My old Medium post – wanted to share with my blog readers too…

sahaj path

When did Bengali emerge as a language? History books speak of heroes emerging in particular period during the course of human civilization. We cannot expect the birth of a language associated to a particular date same way. When some of the historians come with an idea that Bengali language was born one thousand years back, we may recall the reference of Buddhists text Lalitavistar which claims that Buddhadev learned scripts of Anga, Banga, Brahmi, Saurastri and Māgadhi. This tells us of the presence of distinct script for language spoken in Bengal even before the birth of Christ. The geographical boundary of Bengal before Christ is obviously not very clear to us!

True that oldest example of Bengali script is found about one thousand years back — there are manuscripts and inscriptions to support that. But a language does not necessarily develop along with a script. History of languages tells that the grammar and script associated to a language usually develop long after the verbal usage of a language starts. And verbal language practice does not leave ‘evidence’ for historians. During colonialist period, a section of European academicians took effort to prove the origin of Bengali language and its script to be somewhere in Europe or Asian territories adjacent to Europe. Problem with those kinds of evidence based historical analysis is, those are based on very limited evidences — those kinds of evidences do not last for centuries. Ashokan inscriptions tell there were around 84000 of them scattered in different parts of the country. We found only around hundred of them! If Samudragupta, the illustrious Gupta King mentioned one of his Bengali subsidiaries in his Allahabad inscription, then there was some language and script in eastern part of the land as early as in fourth century AD. Deciphering inscriptions and manuscripts found in eastern part of India — current West Bengal, Bangladesh, Assam, Bihar, and Odissa, makes us sure of the existence of the predecessor of current Bengali script in 7th\8th century.

A difference between written and spoken language is normal. But when the difference becomes too wide, the written language dies and the spoken modifies to some extent to turn into written language.

Probably same happened in case of Bengali. If Prākrit has replaced Sanskrit in writing, then Prākrit also had to be replaced by its successor someday. Scriptural evidences tell us that Bengali was not a cousin, but successor of Prākrit, which was started developing as the Buddhist cultural empire started collapsing. Bengali in post-Charyāpada era shows clear changes those make us anticipate that there was some effort to develop Bengali as a sankritised language removing its former Prākrtised form. Even some of the verses written by Bharatchandra Ray in first half of 18th century could be easily designated as Sanskrit verses due to the selection of words in them. During Islamic rule that started around 13th century AD, Farsi was imposed as official language. Naturally, many of court literature composed in this period shows strong influence of Farsi. In sharp contrast to that, 19th century (during British rule) literature shows an inclination to use Bengali colloquy in literary works, which is no way Prākrit. Anyway most of the Hindu authors in between 18th-20th century mostly used sankritised Bengali as literary language. The Bengali educationist Ishwarchandra Vidyasagar (1820–1891) was the first person who gave Bengali a distinct form as literary language free from the excessive influence of Sanskrit, Farsi and colloquy.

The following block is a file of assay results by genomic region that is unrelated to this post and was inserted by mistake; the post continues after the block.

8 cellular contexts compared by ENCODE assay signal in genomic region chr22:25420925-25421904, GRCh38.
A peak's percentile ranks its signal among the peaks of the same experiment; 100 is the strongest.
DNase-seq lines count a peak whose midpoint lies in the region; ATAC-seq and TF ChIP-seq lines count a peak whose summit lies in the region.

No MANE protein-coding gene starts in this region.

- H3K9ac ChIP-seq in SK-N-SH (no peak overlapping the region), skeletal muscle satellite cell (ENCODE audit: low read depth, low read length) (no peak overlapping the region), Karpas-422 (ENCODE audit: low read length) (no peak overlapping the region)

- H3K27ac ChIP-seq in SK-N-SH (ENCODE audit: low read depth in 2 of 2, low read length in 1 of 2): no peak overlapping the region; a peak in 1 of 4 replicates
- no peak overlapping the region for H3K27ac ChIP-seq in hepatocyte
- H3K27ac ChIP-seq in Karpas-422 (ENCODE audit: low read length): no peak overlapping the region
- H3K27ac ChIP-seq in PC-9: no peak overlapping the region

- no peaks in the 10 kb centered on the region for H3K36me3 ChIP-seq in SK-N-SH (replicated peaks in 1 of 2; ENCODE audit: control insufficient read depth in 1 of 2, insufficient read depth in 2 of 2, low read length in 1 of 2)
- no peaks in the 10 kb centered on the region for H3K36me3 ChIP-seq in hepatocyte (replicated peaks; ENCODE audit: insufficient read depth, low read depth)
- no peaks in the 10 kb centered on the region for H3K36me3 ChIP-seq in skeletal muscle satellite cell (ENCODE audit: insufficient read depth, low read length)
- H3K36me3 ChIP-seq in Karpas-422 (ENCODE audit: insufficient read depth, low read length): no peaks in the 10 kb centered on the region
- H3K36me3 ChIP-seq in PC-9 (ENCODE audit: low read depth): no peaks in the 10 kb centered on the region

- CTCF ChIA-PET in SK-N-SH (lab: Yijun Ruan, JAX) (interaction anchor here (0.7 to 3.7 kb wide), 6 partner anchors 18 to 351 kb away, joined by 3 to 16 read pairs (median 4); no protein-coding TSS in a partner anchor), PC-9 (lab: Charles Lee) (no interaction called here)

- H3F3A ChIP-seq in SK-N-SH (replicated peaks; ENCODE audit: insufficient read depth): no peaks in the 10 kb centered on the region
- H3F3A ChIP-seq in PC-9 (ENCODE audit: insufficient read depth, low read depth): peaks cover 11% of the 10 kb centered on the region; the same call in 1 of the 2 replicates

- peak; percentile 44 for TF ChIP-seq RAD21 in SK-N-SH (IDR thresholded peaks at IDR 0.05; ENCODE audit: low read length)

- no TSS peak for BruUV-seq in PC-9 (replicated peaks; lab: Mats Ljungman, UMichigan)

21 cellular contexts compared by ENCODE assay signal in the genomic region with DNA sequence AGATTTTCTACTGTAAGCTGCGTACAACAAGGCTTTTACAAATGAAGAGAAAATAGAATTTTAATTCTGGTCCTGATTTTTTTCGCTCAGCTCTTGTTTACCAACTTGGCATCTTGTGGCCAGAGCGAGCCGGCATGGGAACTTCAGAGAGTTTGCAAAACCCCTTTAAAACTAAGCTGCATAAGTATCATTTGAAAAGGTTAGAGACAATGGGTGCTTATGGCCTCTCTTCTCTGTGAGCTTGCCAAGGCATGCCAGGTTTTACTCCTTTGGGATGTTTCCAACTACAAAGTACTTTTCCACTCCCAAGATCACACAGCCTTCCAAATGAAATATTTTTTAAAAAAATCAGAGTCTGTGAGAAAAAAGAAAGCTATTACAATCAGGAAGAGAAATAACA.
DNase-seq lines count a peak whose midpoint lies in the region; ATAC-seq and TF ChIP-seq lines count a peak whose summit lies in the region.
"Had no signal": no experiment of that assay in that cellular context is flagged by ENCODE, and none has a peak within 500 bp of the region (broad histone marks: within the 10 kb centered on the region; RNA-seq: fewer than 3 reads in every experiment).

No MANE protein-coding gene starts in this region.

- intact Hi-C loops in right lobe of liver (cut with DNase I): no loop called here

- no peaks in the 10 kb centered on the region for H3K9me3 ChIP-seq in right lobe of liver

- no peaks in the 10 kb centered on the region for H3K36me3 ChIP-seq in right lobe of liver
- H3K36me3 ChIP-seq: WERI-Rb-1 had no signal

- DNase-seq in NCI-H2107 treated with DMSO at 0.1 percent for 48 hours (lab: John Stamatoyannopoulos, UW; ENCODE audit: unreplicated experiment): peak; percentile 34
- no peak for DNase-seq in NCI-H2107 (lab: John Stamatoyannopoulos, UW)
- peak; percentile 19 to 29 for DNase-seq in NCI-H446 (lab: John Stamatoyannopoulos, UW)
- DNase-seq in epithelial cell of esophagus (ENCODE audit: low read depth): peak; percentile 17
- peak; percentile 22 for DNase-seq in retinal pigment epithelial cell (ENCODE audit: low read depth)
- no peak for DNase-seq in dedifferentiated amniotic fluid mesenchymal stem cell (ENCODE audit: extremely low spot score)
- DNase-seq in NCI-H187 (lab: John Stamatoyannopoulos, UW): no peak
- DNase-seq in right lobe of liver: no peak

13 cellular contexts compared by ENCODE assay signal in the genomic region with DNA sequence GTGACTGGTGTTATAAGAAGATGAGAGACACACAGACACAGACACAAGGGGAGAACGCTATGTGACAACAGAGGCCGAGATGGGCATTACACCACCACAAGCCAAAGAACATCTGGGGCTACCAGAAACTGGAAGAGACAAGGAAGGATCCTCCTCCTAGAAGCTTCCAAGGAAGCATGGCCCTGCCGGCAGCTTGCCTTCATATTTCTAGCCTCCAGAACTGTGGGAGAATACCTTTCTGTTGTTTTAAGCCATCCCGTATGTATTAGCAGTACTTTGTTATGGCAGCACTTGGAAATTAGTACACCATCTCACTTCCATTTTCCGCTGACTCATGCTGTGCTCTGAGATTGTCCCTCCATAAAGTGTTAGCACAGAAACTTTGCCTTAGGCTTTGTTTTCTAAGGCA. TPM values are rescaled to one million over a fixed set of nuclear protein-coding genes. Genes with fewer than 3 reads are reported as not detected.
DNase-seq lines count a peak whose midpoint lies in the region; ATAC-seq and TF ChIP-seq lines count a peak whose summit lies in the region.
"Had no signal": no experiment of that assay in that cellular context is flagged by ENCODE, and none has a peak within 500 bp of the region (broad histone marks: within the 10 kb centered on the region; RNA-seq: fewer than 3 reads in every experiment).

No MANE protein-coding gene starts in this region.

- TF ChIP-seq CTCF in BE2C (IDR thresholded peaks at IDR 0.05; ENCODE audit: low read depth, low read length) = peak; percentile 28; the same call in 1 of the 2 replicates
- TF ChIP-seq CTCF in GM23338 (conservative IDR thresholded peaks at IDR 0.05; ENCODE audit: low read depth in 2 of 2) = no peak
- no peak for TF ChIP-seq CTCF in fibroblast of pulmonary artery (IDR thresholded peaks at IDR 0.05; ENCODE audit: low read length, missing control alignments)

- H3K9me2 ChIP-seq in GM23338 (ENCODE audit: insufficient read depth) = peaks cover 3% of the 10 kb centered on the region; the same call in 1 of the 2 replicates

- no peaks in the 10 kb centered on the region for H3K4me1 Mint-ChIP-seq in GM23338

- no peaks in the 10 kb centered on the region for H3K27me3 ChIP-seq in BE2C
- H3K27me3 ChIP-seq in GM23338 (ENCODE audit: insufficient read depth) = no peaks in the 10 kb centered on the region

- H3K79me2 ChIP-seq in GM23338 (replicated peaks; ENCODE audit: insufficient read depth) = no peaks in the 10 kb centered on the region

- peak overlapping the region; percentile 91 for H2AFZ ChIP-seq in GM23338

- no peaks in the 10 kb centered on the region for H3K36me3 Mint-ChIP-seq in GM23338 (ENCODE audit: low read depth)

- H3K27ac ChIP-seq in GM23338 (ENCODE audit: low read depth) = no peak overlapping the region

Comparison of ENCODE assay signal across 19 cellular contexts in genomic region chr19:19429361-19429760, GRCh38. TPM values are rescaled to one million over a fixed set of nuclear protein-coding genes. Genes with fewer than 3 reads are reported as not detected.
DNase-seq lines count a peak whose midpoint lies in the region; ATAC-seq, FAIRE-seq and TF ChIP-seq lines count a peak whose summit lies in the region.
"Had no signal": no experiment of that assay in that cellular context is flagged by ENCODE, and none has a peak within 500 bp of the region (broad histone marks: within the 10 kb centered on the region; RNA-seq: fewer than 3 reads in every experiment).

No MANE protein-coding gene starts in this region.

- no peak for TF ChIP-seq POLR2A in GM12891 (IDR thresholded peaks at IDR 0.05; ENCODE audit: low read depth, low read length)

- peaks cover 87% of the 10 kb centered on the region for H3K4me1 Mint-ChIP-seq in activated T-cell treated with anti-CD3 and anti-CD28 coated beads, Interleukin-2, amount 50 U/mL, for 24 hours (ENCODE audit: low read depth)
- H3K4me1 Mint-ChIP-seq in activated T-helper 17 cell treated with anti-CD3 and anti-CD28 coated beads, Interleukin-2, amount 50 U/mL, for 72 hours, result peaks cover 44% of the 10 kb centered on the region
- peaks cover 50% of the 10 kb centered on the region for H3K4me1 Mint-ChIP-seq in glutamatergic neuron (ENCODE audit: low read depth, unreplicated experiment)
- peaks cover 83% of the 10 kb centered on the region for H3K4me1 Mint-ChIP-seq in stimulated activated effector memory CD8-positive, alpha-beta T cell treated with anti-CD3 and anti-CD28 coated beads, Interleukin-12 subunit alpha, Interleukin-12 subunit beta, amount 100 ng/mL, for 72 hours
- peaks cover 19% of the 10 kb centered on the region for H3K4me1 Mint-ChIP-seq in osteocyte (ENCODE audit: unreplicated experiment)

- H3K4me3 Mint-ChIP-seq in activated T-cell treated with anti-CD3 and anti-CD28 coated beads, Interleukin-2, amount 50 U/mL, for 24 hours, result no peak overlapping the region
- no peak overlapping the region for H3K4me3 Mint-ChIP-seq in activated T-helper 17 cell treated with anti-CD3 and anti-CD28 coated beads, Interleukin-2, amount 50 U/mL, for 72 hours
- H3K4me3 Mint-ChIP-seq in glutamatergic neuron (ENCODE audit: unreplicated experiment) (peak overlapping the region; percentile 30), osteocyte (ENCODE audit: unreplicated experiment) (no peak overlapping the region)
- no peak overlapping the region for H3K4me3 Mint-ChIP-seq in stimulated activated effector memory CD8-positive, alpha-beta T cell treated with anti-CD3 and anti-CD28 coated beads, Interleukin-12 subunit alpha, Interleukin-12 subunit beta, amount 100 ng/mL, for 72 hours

Notable is, considerable section of Bengali literature of 17th 18th century also shows lot of influence of Farsi in language. Several hundred years of Islamic rule may have this kind of impact on literary use of language, but how come Bharatchandra Roy’s language is completely free of Farsi influence? Is it possible that different authors of same era opted for different linguistic styles depending on own subject?

Better not to indulge too much in linguistic history — Better to concentrate in literary history and references as we all are looking forward to an interesting discussion on Bengali …

“None knows when the era of Kalidasa was over — only the pundits continue arguing regarding the date and time.” — Rabindranath Tagore